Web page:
Humans have occupied the Owyhee Canyonlands at least since the end of the Pleistocene Ice Age. Little is known about the first hunter-gatherers to live there some 10,000 years or more ago, but the few remaining traces are intriguing. A boulder along a remote stretch of the Owyhee has an etched petroglyph that resembles an elephant, perhaps a portrayal of the wooly mammoth. Over many centuries, the cultures of these aboriginal bands gradually diverged into distinct tribes that are now identifiable as Northern Paiute, Bannock, and Shoshone.
North West Company fur trappers led by Scottish-Canadian Donald McKenzie during the winter of 1818-1819 were the first non-Native people to enter the area. Three Hawaiian members of the group were dispatched to explore, but they never returned from the canyon. The river was named in their honor, using the home-island Polynesian pronunciation of "Owyhee."
During the 1860s, when white settlers began establishing cattle ranches, small communities, and stagecoach way-stations on Native homelands, conflicts were inevitable. The U.S. Army established several military camps to quell the conflict. Later in the 1870s, immigrant Basque sheepherders brought herds to the bunchgrass prairies, sometimes sparking range wars with cattlemen.
Much of the Owyhee River is designated a Wild and Scenic River. Many stretches of the river feature narrow slot canyons with thousand-foot sheer stone walls, and the entire drainage is characterized by a maze of side-canyons and gulches. Except where Highway 95 crosses the river, only a few mostly unmarked dirt roads penetrate the heart of the canyonlands. A high-clearance four-wheel-drive vehicle, outfitted with extra gas and water, is required to venture into the rugged backcountry. Rain can quickly transform the dirt tracks into slippery mud, a dangerous situation for travelers in the summer.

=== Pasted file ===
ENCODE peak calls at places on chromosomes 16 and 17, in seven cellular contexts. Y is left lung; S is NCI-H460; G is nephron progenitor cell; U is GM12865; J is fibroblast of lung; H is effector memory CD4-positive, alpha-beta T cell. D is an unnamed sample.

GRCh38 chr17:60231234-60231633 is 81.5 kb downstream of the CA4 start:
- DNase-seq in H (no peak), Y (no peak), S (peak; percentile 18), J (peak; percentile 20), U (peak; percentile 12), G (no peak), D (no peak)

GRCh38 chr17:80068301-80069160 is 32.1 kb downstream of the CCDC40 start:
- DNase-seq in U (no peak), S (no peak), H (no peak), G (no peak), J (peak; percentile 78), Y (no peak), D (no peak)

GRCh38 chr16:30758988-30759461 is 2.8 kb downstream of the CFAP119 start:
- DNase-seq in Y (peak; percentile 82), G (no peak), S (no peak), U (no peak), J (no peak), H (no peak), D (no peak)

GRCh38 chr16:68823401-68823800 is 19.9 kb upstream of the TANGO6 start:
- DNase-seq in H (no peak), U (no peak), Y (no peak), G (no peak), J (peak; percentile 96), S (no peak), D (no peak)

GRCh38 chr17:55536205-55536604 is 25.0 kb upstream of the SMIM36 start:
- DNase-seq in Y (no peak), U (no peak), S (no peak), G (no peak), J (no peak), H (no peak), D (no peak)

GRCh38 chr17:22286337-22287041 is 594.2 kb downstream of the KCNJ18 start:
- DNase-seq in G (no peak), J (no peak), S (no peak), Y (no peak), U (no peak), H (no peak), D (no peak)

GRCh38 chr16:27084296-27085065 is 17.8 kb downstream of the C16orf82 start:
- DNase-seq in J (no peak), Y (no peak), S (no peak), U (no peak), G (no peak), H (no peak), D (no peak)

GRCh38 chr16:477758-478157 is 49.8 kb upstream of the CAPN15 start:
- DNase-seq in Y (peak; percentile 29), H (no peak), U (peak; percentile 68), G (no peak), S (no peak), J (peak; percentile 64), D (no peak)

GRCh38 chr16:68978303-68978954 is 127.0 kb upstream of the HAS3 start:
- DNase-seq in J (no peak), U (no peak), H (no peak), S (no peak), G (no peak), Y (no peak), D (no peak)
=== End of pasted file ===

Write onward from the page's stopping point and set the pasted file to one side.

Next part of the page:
Access into the canyonlands by boat is possible by way of fifty-mile-long Lake Owyhee, where the river is impounded behind the Owyhee Dam. Rafting trips are common along the free-flowing upper segments during spring season's high water. At the area's periphery, good gravel roads lead to the stone spires of Leslie Gulch, south of Adrian, and the dramatic Pillars of Rome formations near the tiny riverside community of Rome.
Comprising two-million acres of relatively intact ecosystems, the Owyhee Canyonlands has been identified by conservationists as one of the nation's most significant natural areas. The Oregon Natural Desert Association and a coalition of partners are advocating wilderness protection for extensive sections of these landscapes.
Bishop, Ellen Morris. In Search of Ancient Oregon: A Geological and Natural History. Portland, Ore.: Timber Press, 2003.
Hanley, Mike. Owyhee Trails: The West's Forgotten Corner. Caldwell, ID: Caxton Printers, 1974.
St. John, Alan. Oregon's Dry Side: Exploring East of the Cascade Crest. Portland, Ore.: Timber Press, 2007.
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This entry was last updated on March 8, 2019